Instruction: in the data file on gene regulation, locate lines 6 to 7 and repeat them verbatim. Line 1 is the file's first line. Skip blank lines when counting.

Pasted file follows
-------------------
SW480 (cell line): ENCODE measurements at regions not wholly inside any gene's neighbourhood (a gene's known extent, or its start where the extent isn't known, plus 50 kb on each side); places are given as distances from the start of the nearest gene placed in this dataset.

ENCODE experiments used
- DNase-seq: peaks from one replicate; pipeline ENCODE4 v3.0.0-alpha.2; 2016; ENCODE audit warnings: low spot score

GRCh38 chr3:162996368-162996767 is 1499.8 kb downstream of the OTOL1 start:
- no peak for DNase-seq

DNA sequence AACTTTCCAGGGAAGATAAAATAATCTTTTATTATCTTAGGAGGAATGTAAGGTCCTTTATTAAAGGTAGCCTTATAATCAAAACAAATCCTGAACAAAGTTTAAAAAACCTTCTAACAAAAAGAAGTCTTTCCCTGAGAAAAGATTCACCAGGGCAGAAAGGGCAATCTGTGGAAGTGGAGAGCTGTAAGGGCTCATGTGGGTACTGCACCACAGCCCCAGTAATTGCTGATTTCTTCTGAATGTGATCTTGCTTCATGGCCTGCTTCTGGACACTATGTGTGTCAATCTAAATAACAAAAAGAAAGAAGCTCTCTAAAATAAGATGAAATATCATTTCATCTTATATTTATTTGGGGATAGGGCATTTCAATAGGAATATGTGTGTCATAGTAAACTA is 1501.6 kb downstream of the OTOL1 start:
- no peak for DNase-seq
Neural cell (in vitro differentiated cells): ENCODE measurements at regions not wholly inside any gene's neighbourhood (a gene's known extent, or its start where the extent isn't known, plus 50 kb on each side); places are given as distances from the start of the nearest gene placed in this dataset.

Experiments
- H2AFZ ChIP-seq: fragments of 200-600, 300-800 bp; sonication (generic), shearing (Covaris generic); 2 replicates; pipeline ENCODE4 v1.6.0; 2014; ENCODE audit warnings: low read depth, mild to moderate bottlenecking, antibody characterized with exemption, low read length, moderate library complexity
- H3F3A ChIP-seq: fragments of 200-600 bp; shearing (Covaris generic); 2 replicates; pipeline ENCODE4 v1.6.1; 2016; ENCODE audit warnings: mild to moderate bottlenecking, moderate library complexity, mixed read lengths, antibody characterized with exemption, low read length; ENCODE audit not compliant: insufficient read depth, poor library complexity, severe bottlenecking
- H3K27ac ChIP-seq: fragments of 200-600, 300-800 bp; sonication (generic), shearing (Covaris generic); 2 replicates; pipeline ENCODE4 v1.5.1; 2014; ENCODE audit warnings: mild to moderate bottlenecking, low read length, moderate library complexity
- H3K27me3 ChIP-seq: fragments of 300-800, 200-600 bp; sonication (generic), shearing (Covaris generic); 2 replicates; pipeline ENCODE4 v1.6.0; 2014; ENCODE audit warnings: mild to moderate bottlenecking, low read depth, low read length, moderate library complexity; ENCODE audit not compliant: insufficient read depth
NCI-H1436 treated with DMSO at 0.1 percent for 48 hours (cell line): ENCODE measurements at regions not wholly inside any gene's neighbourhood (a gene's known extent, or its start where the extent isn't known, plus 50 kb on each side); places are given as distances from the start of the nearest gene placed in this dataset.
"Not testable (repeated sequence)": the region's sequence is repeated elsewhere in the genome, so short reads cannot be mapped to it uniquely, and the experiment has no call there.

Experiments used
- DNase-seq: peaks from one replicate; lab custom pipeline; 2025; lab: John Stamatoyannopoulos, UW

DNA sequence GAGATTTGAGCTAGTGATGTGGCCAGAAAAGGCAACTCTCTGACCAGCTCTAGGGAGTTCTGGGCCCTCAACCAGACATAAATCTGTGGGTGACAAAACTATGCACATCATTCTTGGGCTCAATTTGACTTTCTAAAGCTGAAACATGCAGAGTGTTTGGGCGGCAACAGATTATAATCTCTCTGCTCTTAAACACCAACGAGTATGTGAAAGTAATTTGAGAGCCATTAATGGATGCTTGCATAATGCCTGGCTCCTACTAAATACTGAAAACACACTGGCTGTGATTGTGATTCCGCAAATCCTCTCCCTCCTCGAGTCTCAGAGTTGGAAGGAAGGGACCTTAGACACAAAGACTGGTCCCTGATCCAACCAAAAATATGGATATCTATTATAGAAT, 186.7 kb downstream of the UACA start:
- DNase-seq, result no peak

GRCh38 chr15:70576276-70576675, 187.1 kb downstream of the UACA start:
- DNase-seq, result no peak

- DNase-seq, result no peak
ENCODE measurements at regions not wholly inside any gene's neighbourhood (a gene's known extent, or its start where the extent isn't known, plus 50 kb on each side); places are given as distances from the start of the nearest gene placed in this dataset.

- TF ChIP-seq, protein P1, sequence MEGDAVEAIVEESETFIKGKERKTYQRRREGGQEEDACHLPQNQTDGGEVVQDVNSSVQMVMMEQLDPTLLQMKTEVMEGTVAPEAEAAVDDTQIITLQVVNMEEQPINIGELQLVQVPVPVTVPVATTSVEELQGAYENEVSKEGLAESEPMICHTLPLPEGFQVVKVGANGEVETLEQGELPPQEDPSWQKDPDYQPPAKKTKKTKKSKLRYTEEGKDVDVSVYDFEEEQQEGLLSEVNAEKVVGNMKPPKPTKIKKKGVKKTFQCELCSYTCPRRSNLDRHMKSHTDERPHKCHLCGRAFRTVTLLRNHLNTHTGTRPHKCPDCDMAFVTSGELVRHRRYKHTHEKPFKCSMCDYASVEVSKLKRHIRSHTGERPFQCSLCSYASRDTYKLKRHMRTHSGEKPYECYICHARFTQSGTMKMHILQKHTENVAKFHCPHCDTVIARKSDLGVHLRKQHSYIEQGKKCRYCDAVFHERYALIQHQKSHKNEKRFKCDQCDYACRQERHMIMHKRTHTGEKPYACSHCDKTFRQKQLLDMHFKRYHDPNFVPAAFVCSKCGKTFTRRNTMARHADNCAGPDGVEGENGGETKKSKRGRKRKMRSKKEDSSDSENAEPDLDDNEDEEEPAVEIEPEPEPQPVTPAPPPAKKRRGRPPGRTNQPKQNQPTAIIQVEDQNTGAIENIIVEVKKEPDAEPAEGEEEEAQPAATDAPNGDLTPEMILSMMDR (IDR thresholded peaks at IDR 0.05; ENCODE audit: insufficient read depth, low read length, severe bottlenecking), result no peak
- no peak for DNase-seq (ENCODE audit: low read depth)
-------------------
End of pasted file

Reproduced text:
DNA sequence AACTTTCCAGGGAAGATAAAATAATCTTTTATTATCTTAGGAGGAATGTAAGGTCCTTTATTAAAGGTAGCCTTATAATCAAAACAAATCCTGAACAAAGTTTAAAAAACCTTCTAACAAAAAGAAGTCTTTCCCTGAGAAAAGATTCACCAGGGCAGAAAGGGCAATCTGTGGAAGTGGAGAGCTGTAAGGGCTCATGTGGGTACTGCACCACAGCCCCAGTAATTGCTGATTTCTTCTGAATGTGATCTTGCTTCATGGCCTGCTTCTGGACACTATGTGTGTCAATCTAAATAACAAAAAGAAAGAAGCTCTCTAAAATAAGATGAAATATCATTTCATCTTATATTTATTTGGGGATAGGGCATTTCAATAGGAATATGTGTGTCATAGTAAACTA is 1501.6 kb downstream of the OTOL1 start:
- no peak for DNase-seq